Joseon tombs - MAYBE - (Eurocentricity alert!) If one equates "Korea" within Asia with some of the smaller nations of Europe (I know there are many differences). If we can regard e.g "Portugal" as justifying sites with its own particular style (E.g Belem) can we really exclude a Korean example?
This seems like a slippery slope to me to limit sites in Asia or other continents based on equating "eurocentricity". Korea does not (in my mind)
equate to smaller nations in Europe like Portugal or the Netherlands. Korea has been one entity for at least 1,300 years (2000+ counting Three Kingdoms period) and is one of a small handful of nations (China, Korea, Japan, Vietnam) within the Far East Asian cultural sphere. That is not to say Korean sites are more important, but I just don't find much that is comparable or equatable.
primarily yet another set of Korean dynastic tombs and needs to compete with the others (Joseon plus 2 Koguryo) for (at most) 1 place
I certainly agree here, we should not feel obliged to recognize every Chinese, Korea, Vietnamese, or Japanese kingdom/dynasty. We will have to narrow down the most important (OUV), most representative example, and is the site truly exceptional?
Goguryeo, Baekje, and Silla to me is very hard to select what site can possibly be selected above the other. Goryeo, while very important regionally came after and was hugely influenced by the Three Kingdoms which came before. Furthermore, so much was lost in Kaesong (Goryeo sites in general)
following the Joseon Dynasty and Korea's modern period, that Kaesong should not be selected.
That leaves the Joseon Tombs, and for me its between these well-preserved Confucian tombs and (1) selected site from the Three Kingdoms of Korea. I hesitate to leave out Silla and Baekje, but I find the Goguryeo sites in China perhaps (slightly)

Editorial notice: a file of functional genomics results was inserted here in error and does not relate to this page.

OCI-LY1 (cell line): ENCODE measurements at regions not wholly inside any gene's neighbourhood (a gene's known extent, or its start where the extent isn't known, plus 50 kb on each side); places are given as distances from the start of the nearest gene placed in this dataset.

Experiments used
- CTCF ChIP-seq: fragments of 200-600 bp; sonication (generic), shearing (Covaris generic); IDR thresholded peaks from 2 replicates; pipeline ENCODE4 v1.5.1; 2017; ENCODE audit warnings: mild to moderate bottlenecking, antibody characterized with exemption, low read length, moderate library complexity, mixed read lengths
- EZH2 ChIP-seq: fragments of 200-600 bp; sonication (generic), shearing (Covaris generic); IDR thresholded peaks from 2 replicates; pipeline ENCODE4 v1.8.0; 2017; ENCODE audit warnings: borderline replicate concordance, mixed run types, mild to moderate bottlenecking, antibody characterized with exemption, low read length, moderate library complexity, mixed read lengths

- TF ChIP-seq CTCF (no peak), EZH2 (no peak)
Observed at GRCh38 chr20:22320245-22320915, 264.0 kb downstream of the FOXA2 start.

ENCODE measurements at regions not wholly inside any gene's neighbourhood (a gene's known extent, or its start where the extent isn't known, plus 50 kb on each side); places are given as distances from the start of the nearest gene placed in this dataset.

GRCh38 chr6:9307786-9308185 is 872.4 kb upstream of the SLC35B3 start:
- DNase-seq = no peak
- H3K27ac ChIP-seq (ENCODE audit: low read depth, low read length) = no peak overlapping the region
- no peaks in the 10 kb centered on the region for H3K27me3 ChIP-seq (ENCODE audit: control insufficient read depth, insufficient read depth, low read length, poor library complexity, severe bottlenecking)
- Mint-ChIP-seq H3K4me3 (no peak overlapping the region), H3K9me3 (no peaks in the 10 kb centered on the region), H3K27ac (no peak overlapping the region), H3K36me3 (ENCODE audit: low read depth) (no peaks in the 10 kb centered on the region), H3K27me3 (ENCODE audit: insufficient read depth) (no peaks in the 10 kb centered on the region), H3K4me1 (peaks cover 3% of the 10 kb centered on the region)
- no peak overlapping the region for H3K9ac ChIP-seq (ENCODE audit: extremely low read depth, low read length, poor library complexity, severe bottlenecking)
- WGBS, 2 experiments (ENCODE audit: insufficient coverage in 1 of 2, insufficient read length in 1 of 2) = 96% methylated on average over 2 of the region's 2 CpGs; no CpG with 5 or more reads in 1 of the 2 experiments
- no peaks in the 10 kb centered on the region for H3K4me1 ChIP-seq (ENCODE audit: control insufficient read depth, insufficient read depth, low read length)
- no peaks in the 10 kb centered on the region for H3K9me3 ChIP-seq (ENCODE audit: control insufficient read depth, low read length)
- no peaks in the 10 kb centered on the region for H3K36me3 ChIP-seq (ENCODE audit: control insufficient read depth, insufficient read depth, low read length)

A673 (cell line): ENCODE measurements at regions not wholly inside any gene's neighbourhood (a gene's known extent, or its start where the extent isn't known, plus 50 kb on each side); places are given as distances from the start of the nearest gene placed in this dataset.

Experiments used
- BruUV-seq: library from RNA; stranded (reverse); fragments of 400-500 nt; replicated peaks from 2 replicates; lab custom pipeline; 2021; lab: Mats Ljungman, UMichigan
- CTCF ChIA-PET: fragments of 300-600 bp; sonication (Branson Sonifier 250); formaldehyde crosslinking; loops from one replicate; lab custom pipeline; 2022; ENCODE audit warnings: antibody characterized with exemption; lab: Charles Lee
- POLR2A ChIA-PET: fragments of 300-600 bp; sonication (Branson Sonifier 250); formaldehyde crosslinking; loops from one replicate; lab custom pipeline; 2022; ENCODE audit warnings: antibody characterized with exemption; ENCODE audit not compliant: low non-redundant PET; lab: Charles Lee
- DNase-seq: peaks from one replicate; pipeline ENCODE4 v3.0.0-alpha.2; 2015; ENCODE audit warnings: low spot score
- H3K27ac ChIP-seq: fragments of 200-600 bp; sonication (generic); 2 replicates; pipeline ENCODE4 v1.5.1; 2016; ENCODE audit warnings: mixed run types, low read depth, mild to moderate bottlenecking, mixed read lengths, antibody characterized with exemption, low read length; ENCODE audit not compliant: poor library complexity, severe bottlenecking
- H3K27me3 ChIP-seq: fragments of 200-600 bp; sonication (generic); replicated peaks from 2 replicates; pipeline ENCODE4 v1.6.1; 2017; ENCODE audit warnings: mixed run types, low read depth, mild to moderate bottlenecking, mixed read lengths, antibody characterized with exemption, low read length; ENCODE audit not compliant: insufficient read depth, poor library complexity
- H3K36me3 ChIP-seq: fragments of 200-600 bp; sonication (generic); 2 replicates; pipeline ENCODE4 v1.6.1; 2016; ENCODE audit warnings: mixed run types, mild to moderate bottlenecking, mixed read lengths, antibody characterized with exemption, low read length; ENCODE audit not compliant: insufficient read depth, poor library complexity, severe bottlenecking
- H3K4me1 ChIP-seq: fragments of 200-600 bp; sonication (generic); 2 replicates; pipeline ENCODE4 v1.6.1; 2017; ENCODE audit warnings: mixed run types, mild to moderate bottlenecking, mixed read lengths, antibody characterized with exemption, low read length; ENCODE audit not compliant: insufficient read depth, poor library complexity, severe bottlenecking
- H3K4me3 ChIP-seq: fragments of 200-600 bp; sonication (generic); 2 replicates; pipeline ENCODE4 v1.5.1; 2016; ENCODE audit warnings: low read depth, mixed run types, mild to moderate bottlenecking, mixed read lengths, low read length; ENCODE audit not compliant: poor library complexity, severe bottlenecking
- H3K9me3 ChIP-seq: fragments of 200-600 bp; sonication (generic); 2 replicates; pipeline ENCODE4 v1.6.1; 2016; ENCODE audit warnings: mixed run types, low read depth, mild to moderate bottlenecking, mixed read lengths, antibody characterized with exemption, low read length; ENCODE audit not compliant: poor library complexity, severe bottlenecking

more outstanding. Therefore, I would support both the Koguryo Capital and Tombs (China)
and the Joseon Royal Tombs
. Selecting these (2) sites cover the full scope of Korean Burial sites - exquisite tombs murals, step pyramid, moratory statues/altars, tumuli, buddhist/taoist/feng shui/confucian traditions. The Goguryeo WHS in China also has special significance, because it highlights better than others Korean sites the unique relationship and influence of dynastic China with the Korean peninsula.
The Imperial Tombs of the Ming and Qing Dynasties
are special, but they are not as well preserved or intact (generally)
as the burial sites in Korea and Northeast China/Korean Border. Therefore, I think including the Gogryeo WHS located in China which is an important site for Chinese and Koreans is a logical alternative than promoting the Imperial Tombs WHS.
Surely, the Etruscan Necropolises
are being included because they are exceptional. I also supported this burial site, seemingly stunning. Yet, if we are talking Eurocentricity, how could these necropolises be included and nothing from a 2,000 year burial tradition in East Asia? I do not count the Qin Mausoleum because we are not really selecting this site because of its burial mound or tomb, but because of the amazing terra-cotta statues, which are probably the product of an egomaniac mad Emperor and certainly not a burial tradition!